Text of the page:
What I Disliked About This Book:

There is nothing I disliked about the book other than wanting to have a chapter or prologue from Henry Wyatt the artist who died suddenly and in all due respect started this mess. I get why the author did not do this because he was not alive to be a part of the narrative, but his perspective would have been interesting and insightful. I guess another thing that I disliked about the book was the perspective it gave me on OCD, mental health, and treatment of mental health. I agree with some of the things that were said and done to ‘treat’ Penny's OCD. As someone with OCD it did reignite habits in me that I had broken. I also found myself frustrated with this plot point and how it was handled by the doctor and parents. This is solely a personal opinion and stems from my personal experiences.

Would I Recommend This Book?

I was so engrossed in the plot and characters that I read this book very quickly. I was always thinking about it and anticipated when I got to pick it up next. Whether you are into art of not there is something in the book for everyone. I recommend it and feel like it is a worthwhile read. 

Check out my book reviews for 2023!!

Horse by Geraldine Brooks  
Where the Crawdads Sing by Delia Owens
Friday Night Lights by H.G. Bissinger
Luckiest Girl Alive by Jessica Knoll
Hester by Laurie Pico Albanese
The Silent Patient by Alex Michaelides
Environmental and Sustainability Book Reviews 2022
Self-Improvement Book Reviews 2022
American Dirt by Jeanine Cummins
Know My Name by Chanel Miller
The Paris Apartment by Lucy Foley
Not All Diamonds and Rosé by Dave Quinn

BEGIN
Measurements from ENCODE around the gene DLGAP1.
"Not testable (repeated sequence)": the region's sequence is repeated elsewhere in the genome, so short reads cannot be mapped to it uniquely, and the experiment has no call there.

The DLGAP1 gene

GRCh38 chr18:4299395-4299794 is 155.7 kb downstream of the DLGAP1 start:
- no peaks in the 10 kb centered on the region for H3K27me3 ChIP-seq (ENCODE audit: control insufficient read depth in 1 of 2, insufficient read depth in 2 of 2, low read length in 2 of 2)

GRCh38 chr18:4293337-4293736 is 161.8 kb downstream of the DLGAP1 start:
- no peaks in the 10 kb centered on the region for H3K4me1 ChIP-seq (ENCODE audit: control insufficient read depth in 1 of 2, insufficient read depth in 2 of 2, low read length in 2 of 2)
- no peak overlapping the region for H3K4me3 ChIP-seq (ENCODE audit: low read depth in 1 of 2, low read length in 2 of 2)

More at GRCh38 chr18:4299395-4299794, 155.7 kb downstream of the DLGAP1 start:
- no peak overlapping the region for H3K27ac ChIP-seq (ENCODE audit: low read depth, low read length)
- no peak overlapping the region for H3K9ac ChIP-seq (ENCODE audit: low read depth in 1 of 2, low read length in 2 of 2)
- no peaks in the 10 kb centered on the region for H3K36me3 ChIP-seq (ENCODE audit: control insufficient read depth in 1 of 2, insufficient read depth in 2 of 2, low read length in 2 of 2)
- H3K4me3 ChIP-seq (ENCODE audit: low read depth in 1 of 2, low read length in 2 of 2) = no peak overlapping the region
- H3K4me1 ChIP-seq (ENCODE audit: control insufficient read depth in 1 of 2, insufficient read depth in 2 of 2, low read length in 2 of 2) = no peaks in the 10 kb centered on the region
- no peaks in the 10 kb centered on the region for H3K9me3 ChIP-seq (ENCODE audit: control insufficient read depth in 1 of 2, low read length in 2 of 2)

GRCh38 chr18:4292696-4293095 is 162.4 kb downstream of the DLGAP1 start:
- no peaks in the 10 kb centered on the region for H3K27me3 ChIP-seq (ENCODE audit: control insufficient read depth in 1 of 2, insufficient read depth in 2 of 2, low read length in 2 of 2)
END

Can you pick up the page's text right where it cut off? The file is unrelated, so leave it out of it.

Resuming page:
The Hate U Give by Angie Thomas
Golden Girl by Elin Hilderbrand
Lessons in Chemistry by Bonnie Garmus
Everything I Know About Love by Dolly Alderton
A Flicker in the Dark by Stacy Willingham 
Girls With Bright Futures by Tracy Dobmeier and Wendy Katzman
Run, Rose, Run by James Patterson and Dolly Parton
The Summer Series by Jenny Han
A Stolen Life: A Memoir by Jaycee Dugard
The Housewives: The Real Story Behind the Real Housewives by Brian Moylan
Verity by Colleen Hoover
All Rhodes Lead Here by Mariana Zapata
Such a Fun Age by Kiley Reid
Our Country Friends by Gary Shteyngart 
Homegoing by Yaa Gyasi
Majesty: American Royals 2 by Kathrine McGree
Every Last Secret by A.R. Torre

Check out my book reviews for 2021!!

2021 Book Rankings

Beach Read By Emily Henry
People We Meet on Vacation by Emily Henry
Maybe In Another Life by Taylor Jenkins Reid
Educated by Tara Westover
The Simple Wild by K.A. Tucker
The Midnight Library by Matt Haig 
The Kitchen Front by Jennifer Ryan
Daisy Jones and the Six by Taylor Jenkins Reid
A Slow Fire Burning by Paula Hawkins 
We Are the Brennans by Tracey Lange
Daisy Jones and the Six by Taylor Jenkins Reid
A Slow Fire Burning by Paula Hawkins 
We Are the Brennans by Tracey Lange
The Seven Husbands of Evelyn Hugo by Taylor Jenkins Reid
Klara and the Sun 
The Nature of Fragile Things by Susan Meissner
American Duchess by Karen Harper 
Detransition, Baby by Torrey Peters
Girl With No Job by Claudia Oshry
Down the Habit Hole by Holly Madison Book Review
My Story by Elizabeth Smart
Layla by Colleen Hoover

Check out my book reviews for 2020!!

Check out my book reviews for 2019!!

Check out my book reviews from 2018!!